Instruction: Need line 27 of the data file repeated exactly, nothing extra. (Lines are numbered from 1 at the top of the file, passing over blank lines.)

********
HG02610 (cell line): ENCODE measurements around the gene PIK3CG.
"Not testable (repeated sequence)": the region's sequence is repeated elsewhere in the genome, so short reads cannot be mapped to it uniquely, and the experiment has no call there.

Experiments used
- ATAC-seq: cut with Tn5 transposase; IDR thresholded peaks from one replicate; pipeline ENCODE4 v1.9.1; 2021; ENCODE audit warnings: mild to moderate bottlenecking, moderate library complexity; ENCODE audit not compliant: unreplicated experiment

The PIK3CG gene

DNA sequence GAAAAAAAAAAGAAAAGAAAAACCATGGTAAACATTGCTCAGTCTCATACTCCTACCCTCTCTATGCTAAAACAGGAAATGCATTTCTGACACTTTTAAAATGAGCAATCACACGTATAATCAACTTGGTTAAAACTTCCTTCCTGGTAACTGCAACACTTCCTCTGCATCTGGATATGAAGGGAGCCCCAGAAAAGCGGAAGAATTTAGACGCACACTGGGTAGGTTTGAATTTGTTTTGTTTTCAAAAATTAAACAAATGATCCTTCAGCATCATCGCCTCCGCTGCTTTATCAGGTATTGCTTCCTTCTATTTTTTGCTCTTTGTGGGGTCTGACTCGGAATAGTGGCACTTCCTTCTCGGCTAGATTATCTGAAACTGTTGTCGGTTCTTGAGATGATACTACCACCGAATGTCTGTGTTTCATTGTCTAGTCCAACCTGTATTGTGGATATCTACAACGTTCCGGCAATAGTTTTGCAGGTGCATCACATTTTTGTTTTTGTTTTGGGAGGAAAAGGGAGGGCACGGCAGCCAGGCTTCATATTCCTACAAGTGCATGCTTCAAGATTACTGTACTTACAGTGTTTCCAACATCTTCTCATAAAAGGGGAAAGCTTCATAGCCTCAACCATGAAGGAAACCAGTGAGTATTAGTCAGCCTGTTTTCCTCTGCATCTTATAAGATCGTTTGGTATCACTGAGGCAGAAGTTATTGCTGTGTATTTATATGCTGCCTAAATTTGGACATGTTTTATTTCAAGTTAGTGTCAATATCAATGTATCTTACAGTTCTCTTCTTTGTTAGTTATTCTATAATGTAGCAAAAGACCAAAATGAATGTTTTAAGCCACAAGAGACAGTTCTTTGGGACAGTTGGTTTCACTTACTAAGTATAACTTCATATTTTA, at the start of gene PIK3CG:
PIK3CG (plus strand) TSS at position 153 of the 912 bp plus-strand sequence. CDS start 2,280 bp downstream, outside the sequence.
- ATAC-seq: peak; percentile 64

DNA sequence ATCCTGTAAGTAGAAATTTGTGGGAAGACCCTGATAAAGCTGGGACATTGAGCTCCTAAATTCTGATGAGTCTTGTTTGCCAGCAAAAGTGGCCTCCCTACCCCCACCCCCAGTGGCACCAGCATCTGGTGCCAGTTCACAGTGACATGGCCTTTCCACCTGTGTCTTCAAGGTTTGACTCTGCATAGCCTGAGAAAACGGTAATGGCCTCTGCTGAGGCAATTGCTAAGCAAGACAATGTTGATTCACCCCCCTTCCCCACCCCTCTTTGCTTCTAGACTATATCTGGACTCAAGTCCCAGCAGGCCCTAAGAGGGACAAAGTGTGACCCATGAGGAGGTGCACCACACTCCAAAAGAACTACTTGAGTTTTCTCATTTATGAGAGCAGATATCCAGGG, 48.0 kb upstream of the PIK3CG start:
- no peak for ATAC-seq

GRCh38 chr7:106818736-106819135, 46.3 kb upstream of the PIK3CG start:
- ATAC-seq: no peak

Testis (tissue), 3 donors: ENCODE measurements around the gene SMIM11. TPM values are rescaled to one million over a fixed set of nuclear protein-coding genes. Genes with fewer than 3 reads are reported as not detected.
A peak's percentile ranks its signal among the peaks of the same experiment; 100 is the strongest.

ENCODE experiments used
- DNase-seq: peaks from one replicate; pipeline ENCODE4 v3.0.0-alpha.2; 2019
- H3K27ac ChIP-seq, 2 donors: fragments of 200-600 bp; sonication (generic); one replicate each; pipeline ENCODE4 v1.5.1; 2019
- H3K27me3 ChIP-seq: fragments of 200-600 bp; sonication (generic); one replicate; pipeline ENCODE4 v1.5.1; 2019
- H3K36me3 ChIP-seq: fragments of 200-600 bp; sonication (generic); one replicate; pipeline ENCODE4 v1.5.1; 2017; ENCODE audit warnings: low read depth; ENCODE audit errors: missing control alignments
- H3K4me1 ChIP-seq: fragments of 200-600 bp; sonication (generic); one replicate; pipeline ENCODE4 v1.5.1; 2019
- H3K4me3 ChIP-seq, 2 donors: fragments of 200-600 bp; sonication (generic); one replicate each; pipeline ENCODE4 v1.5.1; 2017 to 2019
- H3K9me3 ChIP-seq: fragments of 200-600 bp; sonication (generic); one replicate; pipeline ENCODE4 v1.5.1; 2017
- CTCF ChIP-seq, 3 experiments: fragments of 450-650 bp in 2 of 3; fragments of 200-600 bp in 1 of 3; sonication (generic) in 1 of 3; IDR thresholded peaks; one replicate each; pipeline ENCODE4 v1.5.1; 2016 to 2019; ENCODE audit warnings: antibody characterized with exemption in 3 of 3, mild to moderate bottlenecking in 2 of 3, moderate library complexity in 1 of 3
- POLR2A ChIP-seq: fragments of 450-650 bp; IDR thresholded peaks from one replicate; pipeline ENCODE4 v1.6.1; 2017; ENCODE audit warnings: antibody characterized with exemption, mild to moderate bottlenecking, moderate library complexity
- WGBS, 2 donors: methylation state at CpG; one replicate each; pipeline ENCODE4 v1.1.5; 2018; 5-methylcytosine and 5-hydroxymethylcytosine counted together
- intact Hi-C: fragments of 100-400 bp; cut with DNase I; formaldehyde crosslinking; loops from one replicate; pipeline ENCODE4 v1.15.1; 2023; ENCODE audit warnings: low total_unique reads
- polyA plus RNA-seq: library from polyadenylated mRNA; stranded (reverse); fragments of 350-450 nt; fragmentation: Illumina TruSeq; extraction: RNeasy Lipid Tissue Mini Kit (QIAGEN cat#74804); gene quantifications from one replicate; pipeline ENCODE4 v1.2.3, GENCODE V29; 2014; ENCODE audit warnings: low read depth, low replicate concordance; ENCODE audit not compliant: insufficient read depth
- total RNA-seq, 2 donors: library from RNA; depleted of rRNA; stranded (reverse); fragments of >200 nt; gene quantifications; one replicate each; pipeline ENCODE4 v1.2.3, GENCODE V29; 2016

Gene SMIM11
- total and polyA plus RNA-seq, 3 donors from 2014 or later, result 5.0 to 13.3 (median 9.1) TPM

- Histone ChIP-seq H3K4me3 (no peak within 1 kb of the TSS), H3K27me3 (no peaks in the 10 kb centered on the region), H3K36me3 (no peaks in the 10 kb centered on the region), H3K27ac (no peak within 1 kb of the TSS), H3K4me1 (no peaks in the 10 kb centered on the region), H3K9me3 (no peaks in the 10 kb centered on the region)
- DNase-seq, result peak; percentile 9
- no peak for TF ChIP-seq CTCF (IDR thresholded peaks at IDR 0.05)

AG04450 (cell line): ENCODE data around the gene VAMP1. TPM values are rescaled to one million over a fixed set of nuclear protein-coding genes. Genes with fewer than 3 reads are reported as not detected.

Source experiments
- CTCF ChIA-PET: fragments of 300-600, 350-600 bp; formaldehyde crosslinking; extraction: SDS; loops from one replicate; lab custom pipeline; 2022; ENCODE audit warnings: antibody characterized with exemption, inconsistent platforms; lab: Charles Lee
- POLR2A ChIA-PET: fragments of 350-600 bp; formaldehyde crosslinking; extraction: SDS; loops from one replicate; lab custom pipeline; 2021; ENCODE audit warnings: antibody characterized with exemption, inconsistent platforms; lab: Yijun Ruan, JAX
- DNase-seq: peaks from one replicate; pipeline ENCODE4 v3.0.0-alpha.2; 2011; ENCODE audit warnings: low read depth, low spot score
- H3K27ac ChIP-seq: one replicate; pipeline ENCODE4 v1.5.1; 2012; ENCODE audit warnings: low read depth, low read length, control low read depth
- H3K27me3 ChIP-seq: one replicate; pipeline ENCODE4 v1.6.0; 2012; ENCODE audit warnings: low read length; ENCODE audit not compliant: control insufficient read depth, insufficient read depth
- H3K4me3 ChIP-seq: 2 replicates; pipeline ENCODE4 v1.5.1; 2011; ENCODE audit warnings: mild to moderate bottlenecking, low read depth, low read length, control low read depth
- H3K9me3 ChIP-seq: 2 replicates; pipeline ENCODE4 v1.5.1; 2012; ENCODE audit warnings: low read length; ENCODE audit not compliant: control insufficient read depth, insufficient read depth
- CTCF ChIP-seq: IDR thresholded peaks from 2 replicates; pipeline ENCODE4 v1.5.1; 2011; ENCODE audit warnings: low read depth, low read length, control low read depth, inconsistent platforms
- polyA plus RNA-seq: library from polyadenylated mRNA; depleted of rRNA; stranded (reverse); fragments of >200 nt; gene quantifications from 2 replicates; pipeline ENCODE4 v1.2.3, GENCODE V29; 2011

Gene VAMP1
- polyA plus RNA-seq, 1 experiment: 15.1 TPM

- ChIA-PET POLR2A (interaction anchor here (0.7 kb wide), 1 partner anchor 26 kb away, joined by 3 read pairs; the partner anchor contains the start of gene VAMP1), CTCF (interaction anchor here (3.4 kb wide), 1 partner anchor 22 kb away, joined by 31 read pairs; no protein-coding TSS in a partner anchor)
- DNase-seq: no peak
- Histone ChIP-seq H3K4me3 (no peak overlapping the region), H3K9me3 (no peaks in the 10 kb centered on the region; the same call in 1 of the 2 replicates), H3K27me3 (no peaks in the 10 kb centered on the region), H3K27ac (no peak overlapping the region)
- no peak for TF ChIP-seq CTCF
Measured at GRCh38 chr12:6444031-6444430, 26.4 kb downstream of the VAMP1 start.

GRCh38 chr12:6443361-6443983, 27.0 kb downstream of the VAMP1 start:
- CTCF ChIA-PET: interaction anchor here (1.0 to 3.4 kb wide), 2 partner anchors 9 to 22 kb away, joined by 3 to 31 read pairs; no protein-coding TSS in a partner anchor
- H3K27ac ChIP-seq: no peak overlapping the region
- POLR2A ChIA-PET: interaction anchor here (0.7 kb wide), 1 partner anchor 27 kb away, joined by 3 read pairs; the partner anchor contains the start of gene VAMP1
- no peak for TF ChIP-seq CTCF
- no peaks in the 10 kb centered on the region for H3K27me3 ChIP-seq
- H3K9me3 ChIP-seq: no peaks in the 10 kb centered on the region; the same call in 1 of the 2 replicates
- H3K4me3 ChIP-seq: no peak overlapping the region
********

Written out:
- polyA plus RNA-seq: library from polyadenylated mRNA; stranded (reverse); fragments of 350-450 nt; fragmentation: Illumina TruSeq; extraction: RNeasy Lipid Tissue Mini Kit (QIAGEN cat#74804); gene quantifications from one replicate; pipeline ENCODE4 v1.2.3, GENCODE V29; 2014; ENCODE audit warnings: low read depth, low replicate concordance; ENCODE audit not compliant: insufficient read depth